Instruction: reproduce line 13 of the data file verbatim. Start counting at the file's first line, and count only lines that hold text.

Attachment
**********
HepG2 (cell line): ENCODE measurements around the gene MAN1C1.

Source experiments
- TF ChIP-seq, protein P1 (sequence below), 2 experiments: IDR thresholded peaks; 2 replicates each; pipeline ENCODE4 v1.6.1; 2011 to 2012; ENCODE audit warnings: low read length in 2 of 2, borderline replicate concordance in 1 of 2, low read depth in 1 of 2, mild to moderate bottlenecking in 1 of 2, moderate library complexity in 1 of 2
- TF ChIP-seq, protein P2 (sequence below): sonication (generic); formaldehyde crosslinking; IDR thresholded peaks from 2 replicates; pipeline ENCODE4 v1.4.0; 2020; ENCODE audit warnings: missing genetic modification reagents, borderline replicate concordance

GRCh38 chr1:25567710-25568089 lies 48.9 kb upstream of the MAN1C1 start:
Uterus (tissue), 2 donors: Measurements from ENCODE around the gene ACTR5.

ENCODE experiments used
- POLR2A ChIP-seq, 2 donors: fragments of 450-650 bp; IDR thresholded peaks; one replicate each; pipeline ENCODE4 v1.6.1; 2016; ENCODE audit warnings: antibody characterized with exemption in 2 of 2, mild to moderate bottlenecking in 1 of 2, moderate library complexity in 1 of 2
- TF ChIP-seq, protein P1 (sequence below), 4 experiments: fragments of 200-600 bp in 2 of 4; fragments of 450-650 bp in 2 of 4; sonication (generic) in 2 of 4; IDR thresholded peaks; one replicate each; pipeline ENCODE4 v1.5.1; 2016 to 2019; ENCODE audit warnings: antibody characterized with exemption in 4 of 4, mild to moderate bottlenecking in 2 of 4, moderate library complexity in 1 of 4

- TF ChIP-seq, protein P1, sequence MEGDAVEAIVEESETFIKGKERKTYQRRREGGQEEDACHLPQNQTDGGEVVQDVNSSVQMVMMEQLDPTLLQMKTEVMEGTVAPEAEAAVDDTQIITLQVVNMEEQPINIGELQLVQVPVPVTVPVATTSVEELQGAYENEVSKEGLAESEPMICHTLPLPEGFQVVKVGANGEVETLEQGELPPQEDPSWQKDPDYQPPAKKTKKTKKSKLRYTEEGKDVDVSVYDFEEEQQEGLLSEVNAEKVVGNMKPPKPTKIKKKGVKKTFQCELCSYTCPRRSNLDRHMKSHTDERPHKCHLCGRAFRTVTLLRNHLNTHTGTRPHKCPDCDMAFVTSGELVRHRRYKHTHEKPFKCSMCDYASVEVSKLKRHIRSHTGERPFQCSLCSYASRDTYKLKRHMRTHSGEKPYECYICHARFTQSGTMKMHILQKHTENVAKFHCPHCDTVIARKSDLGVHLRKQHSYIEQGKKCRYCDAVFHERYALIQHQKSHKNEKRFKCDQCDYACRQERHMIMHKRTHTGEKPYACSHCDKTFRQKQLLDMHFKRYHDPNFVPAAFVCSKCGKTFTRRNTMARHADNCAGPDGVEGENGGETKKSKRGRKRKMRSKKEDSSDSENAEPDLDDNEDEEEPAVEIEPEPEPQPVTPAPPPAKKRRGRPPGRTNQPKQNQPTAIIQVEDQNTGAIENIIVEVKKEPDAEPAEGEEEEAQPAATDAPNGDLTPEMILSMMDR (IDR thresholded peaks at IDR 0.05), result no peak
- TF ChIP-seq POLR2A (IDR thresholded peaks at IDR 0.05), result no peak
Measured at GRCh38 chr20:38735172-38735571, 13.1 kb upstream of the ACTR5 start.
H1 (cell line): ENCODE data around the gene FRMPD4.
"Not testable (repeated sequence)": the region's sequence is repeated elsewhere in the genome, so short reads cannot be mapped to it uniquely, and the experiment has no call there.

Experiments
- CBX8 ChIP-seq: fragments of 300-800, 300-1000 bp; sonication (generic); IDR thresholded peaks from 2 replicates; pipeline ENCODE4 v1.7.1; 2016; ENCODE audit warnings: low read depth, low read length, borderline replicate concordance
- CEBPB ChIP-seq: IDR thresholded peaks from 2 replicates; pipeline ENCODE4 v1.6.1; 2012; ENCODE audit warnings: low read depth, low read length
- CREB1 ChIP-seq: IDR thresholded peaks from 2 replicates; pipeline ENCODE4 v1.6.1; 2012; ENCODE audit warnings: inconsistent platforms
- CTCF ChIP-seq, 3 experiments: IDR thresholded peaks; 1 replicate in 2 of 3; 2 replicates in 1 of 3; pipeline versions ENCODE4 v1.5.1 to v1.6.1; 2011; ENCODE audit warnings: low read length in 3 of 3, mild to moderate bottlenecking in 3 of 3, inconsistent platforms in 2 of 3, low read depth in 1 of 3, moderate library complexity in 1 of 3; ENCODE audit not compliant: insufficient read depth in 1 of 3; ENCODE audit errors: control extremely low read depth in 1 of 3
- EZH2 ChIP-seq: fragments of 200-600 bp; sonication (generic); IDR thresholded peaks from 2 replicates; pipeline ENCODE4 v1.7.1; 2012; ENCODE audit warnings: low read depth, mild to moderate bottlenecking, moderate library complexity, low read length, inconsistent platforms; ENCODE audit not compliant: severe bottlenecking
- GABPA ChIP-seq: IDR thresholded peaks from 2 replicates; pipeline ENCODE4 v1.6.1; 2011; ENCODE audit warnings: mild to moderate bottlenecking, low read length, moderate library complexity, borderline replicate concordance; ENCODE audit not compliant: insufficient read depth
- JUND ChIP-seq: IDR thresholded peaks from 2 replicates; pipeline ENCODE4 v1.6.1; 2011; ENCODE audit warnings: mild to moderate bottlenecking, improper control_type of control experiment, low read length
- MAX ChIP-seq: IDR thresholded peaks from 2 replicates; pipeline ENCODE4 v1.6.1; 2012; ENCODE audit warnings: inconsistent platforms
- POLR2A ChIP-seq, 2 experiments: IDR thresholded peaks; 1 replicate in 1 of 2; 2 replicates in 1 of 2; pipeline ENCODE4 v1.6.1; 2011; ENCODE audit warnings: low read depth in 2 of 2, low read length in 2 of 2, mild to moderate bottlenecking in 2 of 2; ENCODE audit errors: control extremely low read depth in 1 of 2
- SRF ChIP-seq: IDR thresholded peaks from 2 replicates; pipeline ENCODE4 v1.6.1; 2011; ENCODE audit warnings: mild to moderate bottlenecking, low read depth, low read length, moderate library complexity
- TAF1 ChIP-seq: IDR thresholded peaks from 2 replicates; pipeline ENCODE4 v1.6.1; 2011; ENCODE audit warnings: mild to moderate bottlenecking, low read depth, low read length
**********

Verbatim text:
H1 (cell line): ENCODE data around the gene FRMPD4.